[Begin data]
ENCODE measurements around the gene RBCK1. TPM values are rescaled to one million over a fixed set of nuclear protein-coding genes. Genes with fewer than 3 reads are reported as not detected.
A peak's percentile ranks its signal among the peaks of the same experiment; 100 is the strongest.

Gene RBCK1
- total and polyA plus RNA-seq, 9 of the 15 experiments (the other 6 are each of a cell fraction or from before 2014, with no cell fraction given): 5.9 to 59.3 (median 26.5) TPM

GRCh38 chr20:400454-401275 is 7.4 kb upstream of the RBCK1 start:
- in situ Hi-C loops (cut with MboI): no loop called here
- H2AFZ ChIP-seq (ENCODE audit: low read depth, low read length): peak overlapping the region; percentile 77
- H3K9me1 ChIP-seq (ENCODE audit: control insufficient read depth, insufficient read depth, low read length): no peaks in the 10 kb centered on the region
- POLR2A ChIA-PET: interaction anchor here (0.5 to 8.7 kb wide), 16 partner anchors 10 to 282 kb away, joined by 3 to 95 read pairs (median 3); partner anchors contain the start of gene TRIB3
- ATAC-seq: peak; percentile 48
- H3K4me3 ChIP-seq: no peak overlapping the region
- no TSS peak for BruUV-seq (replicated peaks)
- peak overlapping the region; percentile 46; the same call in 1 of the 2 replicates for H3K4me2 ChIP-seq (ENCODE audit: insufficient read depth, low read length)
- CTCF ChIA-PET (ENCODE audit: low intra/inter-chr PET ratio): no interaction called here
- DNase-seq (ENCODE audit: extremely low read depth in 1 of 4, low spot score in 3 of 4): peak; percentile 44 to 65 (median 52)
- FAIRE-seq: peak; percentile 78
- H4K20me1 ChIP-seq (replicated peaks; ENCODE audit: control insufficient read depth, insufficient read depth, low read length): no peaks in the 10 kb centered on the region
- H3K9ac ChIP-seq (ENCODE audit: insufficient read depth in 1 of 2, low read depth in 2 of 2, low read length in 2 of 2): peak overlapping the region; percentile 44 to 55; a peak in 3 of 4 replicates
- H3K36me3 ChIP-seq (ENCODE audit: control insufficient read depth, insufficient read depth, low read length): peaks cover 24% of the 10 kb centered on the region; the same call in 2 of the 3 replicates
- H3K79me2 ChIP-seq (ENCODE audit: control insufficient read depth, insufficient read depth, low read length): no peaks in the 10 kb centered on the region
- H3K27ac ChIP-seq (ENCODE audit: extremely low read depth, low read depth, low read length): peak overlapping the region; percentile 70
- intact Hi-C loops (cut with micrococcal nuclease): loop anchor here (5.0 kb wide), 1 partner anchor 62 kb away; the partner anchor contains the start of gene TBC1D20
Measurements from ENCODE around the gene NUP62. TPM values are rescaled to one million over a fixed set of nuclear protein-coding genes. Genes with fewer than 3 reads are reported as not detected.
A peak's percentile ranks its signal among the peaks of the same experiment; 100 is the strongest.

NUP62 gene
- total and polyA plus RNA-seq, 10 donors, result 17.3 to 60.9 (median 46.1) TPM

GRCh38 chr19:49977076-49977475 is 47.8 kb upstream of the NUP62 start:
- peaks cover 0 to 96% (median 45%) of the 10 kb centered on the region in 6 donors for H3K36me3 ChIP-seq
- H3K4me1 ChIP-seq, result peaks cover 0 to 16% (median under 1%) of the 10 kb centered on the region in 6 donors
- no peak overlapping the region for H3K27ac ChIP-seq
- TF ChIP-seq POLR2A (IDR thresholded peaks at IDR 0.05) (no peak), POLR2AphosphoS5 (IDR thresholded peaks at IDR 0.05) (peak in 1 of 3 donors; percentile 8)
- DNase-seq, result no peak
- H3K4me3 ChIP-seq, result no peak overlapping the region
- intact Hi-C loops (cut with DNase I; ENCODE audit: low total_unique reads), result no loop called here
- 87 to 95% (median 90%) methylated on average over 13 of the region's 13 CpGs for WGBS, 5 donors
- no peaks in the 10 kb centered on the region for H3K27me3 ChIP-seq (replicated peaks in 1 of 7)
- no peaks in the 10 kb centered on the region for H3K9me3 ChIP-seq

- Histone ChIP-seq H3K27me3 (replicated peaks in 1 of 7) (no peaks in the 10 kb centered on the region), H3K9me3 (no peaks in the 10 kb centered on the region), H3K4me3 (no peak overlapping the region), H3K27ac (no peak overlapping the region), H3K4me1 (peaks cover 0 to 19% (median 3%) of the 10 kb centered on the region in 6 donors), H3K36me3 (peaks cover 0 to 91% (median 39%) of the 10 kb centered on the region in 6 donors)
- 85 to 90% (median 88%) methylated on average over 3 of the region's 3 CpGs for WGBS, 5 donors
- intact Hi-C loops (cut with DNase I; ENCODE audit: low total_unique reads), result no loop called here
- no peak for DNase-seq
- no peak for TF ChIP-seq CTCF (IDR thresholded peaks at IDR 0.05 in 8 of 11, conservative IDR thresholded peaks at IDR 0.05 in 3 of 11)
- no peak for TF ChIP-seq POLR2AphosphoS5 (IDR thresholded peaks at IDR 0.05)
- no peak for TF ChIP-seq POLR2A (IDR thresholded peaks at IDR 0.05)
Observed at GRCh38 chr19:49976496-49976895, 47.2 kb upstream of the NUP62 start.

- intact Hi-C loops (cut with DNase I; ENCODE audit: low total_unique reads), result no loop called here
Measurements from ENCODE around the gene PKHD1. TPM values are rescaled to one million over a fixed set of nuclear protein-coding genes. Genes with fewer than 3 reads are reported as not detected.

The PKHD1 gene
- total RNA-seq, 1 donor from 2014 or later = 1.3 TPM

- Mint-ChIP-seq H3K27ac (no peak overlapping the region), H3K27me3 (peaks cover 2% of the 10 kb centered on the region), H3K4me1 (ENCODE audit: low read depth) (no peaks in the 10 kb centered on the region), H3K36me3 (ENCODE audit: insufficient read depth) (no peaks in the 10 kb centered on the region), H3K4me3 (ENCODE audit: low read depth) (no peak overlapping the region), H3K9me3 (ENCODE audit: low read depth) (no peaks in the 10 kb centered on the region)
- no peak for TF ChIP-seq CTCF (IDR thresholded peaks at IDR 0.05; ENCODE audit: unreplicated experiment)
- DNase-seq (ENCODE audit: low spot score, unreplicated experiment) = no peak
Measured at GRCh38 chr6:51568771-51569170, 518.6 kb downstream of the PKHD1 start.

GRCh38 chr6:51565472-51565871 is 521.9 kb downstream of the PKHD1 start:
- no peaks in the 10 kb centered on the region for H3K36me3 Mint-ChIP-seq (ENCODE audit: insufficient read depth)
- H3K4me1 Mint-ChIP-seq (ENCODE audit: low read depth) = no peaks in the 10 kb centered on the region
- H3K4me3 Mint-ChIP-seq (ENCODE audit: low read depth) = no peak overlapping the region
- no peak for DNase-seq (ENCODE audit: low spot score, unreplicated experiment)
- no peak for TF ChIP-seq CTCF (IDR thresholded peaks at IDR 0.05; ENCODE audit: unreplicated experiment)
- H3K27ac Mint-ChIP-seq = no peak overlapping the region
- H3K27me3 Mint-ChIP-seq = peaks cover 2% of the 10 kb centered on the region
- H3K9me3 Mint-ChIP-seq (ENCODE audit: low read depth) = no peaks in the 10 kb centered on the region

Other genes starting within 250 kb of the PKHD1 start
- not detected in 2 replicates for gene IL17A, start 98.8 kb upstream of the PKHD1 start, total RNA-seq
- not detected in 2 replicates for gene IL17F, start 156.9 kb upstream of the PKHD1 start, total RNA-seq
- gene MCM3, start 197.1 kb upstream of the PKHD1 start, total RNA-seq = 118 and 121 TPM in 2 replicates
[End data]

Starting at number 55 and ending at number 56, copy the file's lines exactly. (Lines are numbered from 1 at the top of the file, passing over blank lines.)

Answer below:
- no peaks in the 10 kb centered on the region for H3K36me3 Mint-ChIP-seq (ENCODE audit: insufficient read depth)
- H3K4me1 Mint-ChIP-seq (ENCODE audit: low read depth) = no peaks in the 10 kb centered on the region